Effective multi-tasking

Feb 20, 2020


By Lyndsey Hall

Over the past 10 years or so businesses have become leaner by reducing employee numbers, focusing on efficiency and increasing the demands on their staff. An increased workload forces us to multi-task, which may be effective for a short period of time, but over the long term, can cause stress.

Multi-tasking is not about “piling on the work” to the point of exhaustion. It’s about training the brain to channel energy in an efficient and effective manner so you can accomplish more in less time. One of the keys to learning how to multi-task effectively is actually to slow down, in order to accomplish more.

Set Priorities

Try to think of your brain as a computer. If you are working within multiple programs and have numerous windows open so you can quickly jump from program to program, you may find that your computer crashes a lot, due to the strain. The same thing happens in your brain. When you’re performing multiple tasks that require your undivided attention, your brain gets overloaded, as it can only process information from one channel at a time. Therefore, do not multi-task if the assignment requires your full attention.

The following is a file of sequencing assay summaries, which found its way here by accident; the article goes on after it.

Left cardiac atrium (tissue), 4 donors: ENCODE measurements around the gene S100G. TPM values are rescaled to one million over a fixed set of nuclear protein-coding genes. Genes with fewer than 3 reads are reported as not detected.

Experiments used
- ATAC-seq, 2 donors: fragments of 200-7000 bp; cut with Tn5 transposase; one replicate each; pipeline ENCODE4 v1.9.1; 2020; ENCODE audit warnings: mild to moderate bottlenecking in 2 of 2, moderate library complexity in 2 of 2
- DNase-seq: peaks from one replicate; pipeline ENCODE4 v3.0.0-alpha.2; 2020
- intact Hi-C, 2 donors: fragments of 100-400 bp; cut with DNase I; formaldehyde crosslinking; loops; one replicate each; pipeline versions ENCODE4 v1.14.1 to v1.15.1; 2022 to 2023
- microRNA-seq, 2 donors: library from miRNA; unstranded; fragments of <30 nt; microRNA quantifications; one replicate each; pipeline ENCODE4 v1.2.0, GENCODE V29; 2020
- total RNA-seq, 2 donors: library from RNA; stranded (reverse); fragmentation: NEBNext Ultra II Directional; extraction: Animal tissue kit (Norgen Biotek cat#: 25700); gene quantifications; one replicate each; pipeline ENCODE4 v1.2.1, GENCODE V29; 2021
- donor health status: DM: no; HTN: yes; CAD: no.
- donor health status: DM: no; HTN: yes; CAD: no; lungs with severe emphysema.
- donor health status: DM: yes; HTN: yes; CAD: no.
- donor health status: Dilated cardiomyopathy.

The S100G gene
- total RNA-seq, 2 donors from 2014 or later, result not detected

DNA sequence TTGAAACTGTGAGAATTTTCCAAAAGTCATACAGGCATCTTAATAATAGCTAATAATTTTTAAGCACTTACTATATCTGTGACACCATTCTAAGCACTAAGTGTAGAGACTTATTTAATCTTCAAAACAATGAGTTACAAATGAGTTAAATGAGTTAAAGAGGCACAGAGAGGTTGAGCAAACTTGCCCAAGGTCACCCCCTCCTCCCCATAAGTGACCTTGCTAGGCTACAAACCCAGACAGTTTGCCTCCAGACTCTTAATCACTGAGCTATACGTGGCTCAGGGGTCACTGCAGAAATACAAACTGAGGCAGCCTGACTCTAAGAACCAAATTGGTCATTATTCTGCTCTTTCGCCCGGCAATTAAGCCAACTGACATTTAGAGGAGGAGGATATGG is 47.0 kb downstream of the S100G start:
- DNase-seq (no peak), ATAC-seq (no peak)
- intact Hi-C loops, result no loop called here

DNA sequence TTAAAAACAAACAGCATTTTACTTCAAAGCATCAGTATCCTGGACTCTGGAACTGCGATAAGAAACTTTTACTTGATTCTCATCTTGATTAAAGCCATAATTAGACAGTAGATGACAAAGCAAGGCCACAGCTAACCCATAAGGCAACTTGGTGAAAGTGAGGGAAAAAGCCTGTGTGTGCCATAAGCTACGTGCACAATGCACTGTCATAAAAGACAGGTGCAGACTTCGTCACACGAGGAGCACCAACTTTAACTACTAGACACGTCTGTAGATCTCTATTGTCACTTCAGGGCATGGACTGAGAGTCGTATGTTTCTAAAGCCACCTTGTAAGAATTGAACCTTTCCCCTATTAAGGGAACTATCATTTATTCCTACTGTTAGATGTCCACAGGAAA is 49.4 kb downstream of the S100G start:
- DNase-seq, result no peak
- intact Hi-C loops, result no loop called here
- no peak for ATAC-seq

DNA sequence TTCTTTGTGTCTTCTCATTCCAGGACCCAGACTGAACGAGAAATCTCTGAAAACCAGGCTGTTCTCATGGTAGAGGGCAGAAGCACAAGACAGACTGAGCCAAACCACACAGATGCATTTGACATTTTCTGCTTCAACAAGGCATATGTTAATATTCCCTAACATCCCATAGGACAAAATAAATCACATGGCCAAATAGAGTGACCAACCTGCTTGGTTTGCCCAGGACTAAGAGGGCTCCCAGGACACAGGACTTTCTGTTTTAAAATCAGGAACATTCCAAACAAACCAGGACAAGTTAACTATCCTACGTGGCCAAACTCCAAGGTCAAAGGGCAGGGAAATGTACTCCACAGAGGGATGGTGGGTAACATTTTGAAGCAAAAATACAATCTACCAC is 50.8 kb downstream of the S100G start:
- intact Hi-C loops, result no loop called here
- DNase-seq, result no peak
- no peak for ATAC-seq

Useful tools

Make lists and write things down. You can’t remember everything so having a central to-do list is helpful. If you have a list of items you need to refer to often (such as pricing schedules or keyboard shortcuts) position this next to your phone or computer for quick access. Diarise some “management time” in your calendar each day – this might be a 45 minute slot where you have no meetings and can take stock, look at your to-do list and work through anything that needs your immediate attention.

Shift multi-tasking to single tasking

Your brain cannot multi-task all the time. So, occasionally, stop multi-tasking and allow yourself to do just one thing for fifteen to twenty minutes. At the end of this “rest period”, you’ll feel refreshed, alert, and ready to tackle more tasks – and you’ll do so with fewer mistakes.

Take regular breaks

Make the most of your breaks – avoid working through lunch and make sure to take a short break in the morning and afternoon. Use your break to walk around the building, sit outside, or do whatever you like for a few minutes to clear your head and give your brain a rest. Taking this time out during the day can actually make you more productive.

What are your top tips for multi-tasking without sacrificing efficiency and effectiveness? Let us know in the comments or on Twitter and Linkedin.

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